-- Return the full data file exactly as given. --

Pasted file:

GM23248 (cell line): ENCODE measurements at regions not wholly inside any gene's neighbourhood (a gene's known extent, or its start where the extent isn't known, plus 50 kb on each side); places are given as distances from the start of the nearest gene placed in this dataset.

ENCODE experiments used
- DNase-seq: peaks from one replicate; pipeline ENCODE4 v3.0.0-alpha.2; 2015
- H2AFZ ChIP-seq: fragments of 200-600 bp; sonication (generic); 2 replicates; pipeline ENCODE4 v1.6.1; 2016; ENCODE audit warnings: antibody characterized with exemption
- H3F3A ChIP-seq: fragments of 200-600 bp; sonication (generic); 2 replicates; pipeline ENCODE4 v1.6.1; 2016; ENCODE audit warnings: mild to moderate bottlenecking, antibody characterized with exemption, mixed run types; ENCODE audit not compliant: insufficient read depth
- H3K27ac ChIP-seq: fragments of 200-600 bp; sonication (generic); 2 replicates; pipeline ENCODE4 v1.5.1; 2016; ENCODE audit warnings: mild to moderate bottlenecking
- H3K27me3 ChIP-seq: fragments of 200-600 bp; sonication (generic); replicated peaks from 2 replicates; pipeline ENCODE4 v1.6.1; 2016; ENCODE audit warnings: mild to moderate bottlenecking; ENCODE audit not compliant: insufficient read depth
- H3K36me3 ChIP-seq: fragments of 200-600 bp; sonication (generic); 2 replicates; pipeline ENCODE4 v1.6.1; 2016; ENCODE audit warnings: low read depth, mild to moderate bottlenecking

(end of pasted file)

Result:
GM23248 (cell line): ENCODE measurements at regions not wholly inside any gene's neighbourhood (a gene's known extent, or its start where the extent isn't known, plus 50 kb on each side); places are given as distances from the start of the nearest gene placed in this dataset.

ENCODE experiments used
- DNase-seq: peaks from one replicate; pipeline ENCODE4 v3.0.0-alpha.2; 2015
- H2AFZ ChIP-seq: fragments of 200-600 bp; sonication (generic); 2 replicates; pipeline ENCODE4 v1.6.1; 2016; ENCODE audit warnings: antibody characterized with exemption
- H3F3A ChIP-seq: fragments of 200-600 bp; sonication (generic); 2 replicates; pipeline ENCODE4 v1.6.1; 2016; ENCODE audit warnings: mild to moderate bottlenecking, antibody characterized with exemption, mixed run types; ENCODE audit not compliant: insufficient read depth
- H3K27ac ChIP-seq: fragments of 200-600 bp; sonication (generic); 2 replicates; pipeline ENCODE4 v1.5.1; 2016; ENCODE audit warnings: mild to moderate bottlenecking
- H3K27me3 ChIP-seq: fragments of 200-600 bp; sonication (generic); replicated peaks from 2 replicates; pipeline ENCODE4 v1.6.1; 2016; ENCODE audit warnings: mild to moderate bottlenecking; ENCODE audit not compliant: insufficient read depth
- H3K36me3 ChIP-seq: fragments of 200-600 bp; sonication (generic); 2 replicates; pipeline ENCODE4 v1.6.1; 2016; ENCODE audit warnings: low read depth, mild to moderate bottlenecking